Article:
Stroke Rehab: More Does Not Matter

February 16, 2015

Patients who got twice as much rehabilitative care after a stroke did no better than peers who got usual therapy, a multi-center trial called ICARE found.

Patients who got twice as much rehabilitative care after a stroke did no better than peers who got usual therapy, a multi-center trial called ICARE found.

Reporting at the American Heart Association/American Stroke Association International Stroke Conference in Nashville, Tenn. Feb. 13, Carolee Winstein, PhD of the University of Southern Californiaand colleagues reported the disappointing findings.

“The bottom line is that getting more than twice the therapy did not improve outcomes,” Winstein said, “More is not necessarily better.”

Though patients definitely preferred the patient-centered accelerated therapy they received, the study’s mid-points and end-points showed no significant differences in how well they were able to effectively incorporate their affected arm and hand into daily activities. There were 361 patients in the study, with a mean age of 61 years.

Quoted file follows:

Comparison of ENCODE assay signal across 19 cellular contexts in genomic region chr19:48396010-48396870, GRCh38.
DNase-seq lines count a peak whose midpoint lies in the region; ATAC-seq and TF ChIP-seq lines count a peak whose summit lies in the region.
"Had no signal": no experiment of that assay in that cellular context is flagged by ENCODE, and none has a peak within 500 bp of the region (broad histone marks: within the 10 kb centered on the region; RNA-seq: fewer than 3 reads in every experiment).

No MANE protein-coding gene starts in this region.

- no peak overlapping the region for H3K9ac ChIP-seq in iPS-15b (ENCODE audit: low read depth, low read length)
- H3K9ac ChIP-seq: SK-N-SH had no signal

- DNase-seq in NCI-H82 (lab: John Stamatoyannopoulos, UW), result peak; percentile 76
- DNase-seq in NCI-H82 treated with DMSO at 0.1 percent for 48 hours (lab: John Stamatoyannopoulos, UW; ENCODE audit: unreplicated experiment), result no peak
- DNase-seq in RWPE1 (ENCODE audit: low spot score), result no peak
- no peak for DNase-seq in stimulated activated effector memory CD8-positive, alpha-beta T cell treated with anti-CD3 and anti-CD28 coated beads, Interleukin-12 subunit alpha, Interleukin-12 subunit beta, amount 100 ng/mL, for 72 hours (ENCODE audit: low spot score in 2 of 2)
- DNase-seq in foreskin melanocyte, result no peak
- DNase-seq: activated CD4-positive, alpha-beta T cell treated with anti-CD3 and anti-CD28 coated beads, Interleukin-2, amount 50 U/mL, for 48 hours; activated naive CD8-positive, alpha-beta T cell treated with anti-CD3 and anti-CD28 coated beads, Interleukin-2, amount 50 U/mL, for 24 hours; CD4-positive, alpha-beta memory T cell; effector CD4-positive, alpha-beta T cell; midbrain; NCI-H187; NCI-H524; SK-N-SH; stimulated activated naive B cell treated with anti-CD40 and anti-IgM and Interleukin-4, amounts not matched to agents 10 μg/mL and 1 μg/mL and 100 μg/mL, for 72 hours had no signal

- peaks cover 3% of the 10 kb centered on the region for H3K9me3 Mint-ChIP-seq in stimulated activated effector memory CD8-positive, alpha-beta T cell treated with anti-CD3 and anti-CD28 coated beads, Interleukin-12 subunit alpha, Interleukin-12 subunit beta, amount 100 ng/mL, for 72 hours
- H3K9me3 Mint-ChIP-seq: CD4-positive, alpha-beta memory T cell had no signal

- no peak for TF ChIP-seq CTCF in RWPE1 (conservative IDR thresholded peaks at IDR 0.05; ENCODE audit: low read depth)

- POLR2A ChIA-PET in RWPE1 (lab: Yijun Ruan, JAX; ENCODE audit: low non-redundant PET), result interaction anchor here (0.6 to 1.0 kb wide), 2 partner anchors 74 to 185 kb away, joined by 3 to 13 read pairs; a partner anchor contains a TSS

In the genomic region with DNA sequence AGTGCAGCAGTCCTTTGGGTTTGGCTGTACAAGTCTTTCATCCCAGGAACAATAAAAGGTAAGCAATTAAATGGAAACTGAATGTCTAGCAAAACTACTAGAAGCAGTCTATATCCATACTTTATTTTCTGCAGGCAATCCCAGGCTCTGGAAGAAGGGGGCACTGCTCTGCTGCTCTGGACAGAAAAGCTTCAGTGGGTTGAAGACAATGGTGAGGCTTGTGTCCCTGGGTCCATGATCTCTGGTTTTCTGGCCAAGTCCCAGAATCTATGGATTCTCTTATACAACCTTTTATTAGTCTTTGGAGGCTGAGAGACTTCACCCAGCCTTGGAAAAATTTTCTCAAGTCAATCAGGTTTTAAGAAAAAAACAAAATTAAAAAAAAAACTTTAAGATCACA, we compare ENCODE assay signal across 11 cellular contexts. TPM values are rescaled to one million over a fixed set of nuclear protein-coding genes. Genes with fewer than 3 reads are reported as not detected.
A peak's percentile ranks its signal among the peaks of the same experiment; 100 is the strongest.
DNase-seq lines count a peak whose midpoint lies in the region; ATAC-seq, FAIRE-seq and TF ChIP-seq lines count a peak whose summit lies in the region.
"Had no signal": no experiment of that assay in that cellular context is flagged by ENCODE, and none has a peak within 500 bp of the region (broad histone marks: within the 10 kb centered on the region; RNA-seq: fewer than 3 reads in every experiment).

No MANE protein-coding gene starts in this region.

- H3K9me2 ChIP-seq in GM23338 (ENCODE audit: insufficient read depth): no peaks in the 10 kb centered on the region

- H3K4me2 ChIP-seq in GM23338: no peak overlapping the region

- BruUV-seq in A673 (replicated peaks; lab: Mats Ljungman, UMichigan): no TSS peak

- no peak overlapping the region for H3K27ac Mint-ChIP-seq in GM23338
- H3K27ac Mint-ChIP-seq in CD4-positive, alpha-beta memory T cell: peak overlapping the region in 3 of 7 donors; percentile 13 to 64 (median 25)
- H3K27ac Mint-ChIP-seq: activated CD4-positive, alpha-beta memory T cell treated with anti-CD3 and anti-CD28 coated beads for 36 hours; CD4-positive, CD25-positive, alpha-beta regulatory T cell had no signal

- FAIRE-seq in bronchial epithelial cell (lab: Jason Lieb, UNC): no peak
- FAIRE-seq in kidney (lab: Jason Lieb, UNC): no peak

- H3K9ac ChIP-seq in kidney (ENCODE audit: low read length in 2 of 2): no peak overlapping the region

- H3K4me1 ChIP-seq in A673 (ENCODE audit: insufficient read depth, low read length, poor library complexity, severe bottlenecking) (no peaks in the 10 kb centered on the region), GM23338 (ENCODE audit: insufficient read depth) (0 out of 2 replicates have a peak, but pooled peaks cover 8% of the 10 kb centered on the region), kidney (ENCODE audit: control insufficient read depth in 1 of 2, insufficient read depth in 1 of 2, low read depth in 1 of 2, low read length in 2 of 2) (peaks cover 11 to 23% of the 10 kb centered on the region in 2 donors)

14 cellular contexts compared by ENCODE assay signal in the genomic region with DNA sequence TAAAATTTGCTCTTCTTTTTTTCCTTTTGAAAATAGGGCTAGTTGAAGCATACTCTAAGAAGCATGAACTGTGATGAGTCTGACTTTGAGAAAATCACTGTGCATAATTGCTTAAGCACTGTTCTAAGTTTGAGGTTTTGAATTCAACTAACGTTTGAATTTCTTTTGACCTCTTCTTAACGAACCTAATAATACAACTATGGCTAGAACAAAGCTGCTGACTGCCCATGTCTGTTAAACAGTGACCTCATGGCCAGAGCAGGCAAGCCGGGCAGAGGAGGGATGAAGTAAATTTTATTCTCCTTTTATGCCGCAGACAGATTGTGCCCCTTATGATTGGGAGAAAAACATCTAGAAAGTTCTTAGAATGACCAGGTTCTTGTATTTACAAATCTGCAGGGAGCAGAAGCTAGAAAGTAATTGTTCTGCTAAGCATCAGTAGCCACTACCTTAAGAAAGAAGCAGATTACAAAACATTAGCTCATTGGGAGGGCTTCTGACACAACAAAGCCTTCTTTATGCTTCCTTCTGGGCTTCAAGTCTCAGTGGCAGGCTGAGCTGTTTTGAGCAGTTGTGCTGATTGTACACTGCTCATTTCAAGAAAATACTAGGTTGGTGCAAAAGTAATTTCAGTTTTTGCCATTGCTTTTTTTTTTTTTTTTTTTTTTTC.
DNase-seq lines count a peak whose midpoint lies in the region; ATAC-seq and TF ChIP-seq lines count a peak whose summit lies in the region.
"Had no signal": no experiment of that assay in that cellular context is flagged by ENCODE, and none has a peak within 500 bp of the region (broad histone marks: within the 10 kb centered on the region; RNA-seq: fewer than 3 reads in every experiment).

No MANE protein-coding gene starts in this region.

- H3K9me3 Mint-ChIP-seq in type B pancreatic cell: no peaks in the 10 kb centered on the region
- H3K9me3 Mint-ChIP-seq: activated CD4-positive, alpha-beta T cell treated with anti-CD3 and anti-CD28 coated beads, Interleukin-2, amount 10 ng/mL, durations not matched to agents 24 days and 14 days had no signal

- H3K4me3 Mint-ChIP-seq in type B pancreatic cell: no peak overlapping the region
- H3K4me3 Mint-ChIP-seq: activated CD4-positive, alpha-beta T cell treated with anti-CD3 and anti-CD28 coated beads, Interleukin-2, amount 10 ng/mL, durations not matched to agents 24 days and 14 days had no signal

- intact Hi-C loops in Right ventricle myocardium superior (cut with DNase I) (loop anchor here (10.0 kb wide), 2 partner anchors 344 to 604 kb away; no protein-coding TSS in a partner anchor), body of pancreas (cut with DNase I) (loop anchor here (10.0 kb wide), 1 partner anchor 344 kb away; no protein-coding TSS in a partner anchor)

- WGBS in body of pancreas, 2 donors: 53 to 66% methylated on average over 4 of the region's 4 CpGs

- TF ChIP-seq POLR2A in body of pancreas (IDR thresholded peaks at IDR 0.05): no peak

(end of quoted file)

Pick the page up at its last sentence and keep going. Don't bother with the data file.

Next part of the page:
Though in general the study affirmed that “task-based, intense motor therapy training approaches” to restoring function do work, the researchers found that patients appeared to hit a wall when it came to getting completely better.

Patients were rated on the severity of their loss of upper limb use and some got therapy for 30 hours in the form of three sessions a week for 10 weeks. One group also got an “accelerated benefit” in which more attention was paid to their psychological needs. Patients who had no arm movement did not participate in the study. Controls got usual and customary occupational therapy as prescribed by their doctors.

At 12-months post-stroke, the groups showed no significant differences in their physical function, overall strength, reintegration to normal living or health-related quality of life—though some individual patients had superior results.

“Everyone improved, but we still don’t know how much therapy is enough,” Winstein said, discussing the study at the conference. “This flies in the face of ‘more is better’ in terms of neuroplasticity,” she added. The study was federally funded.